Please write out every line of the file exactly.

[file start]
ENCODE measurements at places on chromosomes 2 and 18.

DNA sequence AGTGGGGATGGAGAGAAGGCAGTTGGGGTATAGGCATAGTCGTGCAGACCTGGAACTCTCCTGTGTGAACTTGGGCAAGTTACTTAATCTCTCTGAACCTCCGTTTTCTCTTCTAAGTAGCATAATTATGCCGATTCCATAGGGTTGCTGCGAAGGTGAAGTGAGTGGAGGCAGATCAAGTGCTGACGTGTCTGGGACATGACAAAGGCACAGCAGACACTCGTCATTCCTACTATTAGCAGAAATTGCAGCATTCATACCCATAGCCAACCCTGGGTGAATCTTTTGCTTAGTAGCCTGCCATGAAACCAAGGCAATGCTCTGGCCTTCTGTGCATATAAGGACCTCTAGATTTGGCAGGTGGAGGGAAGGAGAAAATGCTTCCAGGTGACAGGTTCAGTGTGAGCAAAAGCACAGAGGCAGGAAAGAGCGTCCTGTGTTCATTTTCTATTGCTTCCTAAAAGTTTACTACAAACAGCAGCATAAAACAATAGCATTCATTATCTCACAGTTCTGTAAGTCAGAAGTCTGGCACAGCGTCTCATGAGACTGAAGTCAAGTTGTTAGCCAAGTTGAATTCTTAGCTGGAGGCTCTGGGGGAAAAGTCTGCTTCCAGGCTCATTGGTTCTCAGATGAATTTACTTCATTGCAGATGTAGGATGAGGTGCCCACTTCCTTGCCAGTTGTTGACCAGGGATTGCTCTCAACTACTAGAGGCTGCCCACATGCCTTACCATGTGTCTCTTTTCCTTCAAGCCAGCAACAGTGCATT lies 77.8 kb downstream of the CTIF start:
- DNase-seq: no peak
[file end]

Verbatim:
ENCODE measurements at places on chromosomes 2 and 18.

DNA sequence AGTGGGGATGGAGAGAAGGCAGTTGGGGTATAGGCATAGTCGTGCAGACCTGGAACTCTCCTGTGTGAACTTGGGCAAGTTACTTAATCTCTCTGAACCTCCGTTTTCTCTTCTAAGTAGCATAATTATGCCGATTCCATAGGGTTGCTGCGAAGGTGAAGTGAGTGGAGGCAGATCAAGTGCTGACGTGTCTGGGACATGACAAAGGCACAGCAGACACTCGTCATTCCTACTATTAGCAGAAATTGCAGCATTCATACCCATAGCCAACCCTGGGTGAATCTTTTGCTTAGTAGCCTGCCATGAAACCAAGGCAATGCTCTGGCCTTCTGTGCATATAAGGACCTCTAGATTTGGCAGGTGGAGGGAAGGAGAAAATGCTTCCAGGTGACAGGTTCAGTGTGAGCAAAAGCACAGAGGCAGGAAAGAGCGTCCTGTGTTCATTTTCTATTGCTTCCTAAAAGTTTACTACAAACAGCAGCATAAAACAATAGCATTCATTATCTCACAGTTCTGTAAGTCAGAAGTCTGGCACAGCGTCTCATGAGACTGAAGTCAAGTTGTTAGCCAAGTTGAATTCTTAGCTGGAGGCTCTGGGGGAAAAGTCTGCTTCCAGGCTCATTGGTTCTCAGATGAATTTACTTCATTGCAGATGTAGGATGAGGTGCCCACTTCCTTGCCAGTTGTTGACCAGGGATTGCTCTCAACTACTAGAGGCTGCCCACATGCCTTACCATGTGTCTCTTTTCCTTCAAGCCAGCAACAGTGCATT lies 77.8 kb downstream of the CTIF start:
- DNase-seq: no peak